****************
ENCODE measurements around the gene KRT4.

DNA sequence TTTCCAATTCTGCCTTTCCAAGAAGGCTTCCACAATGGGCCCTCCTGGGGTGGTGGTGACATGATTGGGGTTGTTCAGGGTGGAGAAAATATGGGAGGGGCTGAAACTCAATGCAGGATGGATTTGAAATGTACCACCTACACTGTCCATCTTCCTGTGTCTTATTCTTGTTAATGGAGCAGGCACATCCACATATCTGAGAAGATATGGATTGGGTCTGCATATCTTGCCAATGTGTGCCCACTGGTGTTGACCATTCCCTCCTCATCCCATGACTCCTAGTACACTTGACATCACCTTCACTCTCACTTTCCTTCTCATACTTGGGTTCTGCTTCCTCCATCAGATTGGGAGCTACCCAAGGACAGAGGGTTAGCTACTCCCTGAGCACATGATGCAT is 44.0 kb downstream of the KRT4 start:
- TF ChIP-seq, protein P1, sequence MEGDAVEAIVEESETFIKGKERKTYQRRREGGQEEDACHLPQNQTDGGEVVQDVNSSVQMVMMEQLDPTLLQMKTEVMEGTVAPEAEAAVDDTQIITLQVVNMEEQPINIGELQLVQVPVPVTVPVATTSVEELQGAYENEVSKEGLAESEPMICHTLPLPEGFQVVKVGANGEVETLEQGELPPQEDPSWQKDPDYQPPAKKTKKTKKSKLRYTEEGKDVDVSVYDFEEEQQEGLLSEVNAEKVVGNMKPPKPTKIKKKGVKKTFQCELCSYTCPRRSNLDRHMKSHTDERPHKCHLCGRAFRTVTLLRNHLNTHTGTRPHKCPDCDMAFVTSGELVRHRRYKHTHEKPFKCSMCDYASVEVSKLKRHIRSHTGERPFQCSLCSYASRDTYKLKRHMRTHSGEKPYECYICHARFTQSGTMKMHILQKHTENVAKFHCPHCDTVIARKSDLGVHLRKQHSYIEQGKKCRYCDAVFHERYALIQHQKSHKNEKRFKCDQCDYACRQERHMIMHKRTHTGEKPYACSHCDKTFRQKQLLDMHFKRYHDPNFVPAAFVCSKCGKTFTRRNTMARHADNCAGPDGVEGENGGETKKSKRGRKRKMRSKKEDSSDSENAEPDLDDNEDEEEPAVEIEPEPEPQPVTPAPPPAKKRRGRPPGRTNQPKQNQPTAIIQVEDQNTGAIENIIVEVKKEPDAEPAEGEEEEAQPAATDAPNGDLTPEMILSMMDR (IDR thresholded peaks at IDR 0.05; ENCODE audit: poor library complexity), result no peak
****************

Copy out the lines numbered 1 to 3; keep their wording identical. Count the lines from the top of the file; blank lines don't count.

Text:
ENCODE measurements around the gene KRT4.

DNA sequence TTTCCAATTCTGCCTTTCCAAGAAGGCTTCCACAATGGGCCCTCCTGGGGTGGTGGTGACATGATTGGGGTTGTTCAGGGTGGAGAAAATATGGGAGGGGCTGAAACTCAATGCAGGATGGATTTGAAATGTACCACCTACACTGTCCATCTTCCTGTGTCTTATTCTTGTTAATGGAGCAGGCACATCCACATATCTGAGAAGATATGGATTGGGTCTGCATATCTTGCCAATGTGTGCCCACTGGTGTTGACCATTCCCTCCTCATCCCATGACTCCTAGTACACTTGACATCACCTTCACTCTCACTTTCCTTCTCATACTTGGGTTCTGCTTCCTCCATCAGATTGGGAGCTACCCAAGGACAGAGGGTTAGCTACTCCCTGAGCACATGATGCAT is 44.0 kb downstream of the KRT4 start:
- TF ChIP-seq, protein P1, sequence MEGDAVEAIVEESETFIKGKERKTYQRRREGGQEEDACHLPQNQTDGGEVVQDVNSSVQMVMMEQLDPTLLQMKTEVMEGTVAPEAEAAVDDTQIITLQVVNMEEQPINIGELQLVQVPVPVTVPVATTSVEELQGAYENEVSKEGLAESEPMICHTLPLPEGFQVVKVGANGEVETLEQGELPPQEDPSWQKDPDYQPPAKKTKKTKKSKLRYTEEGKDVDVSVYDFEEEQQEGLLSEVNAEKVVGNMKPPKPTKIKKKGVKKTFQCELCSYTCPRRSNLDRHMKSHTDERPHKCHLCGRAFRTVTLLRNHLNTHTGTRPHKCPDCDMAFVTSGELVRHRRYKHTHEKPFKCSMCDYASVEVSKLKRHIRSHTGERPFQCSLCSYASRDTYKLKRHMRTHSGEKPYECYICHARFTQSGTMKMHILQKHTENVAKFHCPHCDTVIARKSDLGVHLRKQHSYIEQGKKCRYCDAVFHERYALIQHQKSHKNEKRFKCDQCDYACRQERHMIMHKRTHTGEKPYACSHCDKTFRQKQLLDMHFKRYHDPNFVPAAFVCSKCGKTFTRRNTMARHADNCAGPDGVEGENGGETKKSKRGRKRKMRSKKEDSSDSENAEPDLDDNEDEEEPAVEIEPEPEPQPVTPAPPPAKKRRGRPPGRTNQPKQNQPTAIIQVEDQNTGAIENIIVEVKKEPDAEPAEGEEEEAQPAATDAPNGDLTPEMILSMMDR (IDR thresholded peaks at IDR 0.05; ENCODE audit: poor library complexity), result no peak